Chinese Tire Recall Reveals Problems With Imports, EWR

PHILADEPHIA, PA. - A recall of 450,000 tires imported from China has exposed a loophole in the regulations that do not provide consumers with a remedy if an importer cannot afford to conduct a recall. The importer's discovery of the defect - through a spike in warranty claims - also demonstrates the importance of the public accessibility to Early Warning Reporting data.

In June, Foreign Tire Sales, of Union, N.J., appealed to NHTSA for aid in recalling an estimated 450,000 light truck tires sold under the names Westlake, Telluride, Compass and YKS, asserting that the manufacturer, the Hangzhou Zhongce Rubber Company, had left a critical component out of the tire. Hangzhou officials have denied that the tires are defective. Initially, FTS said that it would go bankrupt if it were required to recall, replace and dispose of the defective tires. But NHTSA was unmoved by FTS's hardship claims and ordered it to file a remedy plan.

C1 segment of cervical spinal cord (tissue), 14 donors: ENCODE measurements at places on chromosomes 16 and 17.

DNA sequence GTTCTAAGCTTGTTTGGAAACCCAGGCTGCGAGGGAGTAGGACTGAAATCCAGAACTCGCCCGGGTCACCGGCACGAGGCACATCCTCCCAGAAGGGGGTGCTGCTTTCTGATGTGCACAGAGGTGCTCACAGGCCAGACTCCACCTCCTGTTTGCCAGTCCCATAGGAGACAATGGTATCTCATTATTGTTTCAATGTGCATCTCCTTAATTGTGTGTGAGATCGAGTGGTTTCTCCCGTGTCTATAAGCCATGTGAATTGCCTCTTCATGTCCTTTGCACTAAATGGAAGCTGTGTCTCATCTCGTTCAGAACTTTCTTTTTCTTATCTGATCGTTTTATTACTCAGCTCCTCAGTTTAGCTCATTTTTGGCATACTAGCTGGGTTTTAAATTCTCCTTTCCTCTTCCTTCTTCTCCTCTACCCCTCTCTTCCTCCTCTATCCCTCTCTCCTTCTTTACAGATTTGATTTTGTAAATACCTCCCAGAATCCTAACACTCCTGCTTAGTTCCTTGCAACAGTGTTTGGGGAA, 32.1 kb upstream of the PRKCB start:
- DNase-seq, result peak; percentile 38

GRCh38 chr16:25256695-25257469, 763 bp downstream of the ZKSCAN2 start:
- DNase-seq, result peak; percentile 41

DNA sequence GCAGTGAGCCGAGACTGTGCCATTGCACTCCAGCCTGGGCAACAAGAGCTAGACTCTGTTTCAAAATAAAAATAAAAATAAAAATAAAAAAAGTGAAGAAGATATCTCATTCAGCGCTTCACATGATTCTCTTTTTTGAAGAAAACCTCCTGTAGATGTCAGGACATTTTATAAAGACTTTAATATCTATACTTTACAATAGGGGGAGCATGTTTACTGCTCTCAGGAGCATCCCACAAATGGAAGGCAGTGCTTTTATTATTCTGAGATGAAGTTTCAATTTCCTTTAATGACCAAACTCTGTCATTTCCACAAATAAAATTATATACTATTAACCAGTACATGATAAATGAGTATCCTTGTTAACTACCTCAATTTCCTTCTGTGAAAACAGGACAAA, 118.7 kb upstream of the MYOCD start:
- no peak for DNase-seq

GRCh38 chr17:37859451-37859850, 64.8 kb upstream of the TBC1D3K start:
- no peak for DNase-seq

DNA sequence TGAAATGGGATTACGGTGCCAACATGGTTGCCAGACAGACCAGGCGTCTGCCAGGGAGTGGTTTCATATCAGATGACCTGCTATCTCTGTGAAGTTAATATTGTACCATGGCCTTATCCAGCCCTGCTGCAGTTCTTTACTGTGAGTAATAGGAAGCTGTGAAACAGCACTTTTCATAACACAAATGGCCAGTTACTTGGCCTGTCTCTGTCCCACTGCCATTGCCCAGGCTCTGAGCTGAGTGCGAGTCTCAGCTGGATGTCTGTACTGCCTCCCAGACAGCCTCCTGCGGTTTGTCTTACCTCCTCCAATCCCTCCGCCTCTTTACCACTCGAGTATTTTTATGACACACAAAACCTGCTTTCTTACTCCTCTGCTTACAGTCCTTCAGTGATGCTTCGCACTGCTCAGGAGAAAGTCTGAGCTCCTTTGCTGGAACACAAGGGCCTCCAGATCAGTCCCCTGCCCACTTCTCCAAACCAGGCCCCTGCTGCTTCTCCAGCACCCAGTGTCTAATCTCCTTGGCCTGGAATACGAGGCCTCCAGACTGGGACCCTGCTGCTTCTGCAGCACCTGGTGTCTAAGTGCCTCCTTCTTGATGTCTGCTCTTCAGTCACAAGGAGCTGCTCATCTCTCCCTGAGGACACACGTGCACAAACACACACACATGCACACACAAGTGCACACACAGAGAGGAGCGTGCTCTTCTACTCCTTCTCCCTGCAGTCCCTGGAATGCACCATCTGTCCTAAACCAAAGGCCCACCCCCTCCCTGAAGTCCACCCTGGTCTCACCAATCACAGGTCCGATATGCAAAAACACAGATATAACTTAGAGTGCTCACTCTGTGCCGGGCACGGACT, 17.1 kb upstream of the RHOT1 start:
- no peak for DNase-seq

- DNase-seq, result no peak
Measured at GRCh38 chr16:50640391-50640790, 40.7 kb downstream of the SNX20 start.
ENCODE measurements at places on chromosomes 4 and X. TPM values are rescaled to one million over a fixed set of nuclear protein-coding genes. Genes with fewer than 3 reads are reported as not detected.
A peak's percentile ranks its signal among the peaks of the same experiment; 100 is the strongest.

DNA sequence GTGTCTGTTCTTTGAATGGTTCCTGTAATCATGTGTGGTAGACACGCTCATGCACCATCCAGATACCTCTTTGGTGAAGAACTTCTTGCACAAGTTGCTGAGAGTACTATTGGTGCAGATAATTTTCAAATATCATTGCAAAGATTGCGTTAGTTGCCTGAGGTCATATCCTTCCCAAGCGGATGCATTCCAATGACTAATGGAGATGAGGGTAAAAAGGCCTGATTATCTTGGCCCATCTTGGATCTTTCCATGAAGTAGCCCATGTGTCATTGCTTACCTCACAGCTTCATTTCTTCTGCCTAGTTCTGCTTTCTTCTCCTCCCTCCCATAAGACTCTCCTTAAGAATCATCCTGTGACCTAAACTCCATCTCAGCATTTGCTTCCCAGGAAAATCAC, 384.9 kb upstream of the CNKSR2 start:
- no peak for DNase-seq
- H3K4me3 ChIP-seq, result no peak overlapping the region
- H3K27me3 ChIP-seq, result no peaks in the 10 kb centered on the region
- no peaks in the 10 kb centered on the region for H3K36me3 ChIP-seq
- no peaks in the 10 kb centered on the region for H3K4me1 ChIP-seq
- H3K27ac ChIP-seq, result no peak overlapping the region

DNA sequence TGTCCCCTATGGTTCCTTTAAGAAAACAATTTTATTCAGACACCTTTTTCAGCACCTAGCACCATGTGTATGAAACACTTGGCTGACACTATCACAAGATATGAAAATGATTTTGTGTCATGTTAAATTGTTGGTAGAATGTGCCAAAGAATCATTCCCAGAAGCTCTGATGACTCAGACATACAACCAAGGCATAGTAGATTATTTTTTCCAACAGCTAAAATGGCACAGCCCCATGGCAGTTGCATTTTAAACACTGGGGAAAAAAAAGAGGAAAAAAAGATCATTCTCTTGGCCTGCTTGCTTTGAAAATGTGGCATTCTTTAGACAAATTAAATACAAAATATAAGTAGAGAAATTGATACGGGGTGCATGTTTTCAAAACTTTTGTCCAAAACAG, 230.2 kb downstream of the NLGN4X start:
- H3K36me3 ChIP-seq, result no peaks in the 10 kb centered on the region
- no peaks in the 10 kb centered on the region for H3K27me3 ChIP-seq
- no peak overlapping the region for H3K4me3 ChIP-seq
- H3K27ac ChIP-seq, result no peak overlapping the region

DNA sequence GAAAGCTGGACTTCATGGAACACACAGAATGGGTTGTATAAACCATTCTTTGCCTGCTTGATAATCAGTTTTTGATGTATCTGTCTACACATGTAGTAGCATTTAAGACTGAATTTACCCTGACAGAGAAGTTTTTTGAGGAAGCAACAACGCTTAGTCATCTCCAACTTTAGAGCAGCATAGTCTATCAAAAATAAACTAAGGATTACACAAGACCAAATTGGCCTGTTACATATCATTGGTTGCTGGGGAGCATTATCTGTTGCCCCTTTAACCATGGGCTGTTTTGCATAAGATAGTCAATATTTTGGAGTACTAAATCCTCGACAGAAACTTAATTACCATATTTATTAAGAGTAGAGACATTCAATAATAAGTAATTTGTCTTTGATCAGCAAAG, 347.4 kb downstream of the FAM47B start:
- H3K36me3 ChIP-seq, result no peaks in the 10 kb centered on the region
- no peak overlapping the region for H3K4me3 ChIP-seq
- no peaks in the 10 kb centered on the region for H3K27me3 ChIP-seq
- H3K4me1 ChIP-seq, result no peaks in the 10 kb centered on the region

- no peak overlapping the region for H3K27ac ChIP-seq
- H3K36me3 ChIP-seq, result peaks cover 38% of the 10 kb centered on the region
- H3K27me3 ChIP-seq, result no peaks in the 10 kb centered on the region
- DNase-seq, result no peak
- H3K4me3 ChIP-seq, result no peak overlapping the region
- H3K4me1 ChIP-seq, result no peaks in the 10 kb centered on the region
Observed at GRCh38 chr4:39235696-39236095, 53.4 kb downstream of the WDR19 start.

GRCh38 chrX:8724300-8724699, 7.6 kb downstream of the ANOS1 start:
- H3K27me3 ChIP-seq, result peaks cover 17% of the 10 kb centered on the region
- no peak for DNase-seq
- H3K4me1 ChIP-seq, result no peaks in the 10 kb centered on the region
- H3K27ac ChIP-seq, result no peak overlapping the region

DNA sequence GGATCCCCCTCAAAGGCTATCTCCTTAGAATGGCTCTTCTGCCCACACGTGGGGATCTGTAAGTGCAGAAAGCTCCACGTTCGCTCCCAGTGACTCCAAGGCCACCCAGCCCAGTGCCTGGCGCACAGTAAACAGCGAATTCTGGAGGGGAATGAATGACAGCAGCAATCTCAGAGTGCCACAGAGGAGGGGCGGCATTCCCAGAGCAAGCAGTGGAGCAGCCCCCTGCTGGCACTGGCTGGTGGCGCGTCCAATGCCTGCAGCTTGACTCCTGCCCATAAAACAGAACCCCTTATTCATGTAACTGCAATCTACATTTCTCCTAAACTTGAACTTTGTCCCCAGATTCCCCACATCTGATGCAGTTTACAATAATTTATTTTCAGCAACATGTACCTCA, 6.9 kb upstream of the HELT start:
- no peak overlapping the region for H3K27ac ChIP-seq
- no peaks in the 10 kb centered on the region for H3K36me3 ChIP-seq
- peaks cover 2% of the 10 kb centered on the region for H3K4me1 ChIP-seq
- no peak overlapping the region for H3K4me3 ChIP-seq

Judge Orders NHTSA To Revisit Early Warning Records Rulemaking

Reprinted from The Safety Record, V3 Issue 3, May/June 2006

Washington, D.C. - A U.S. District Court judge has kicked the National Highway Traffic Safety Administration final rule on the confidentiality of records submitted under the Transportation Recall Enhancement, Accountability and Documentation (TREAD) Act back to the agency. On March 31, Judge Robert Leon found that NHTSA "pulled a switcheroo" when it published its Business Information Confidentiality rule regarding the confidentiality of defect-related information in the early warning database established under TREAD nearly three years ago, and did not allow adequate opportunity for public comment.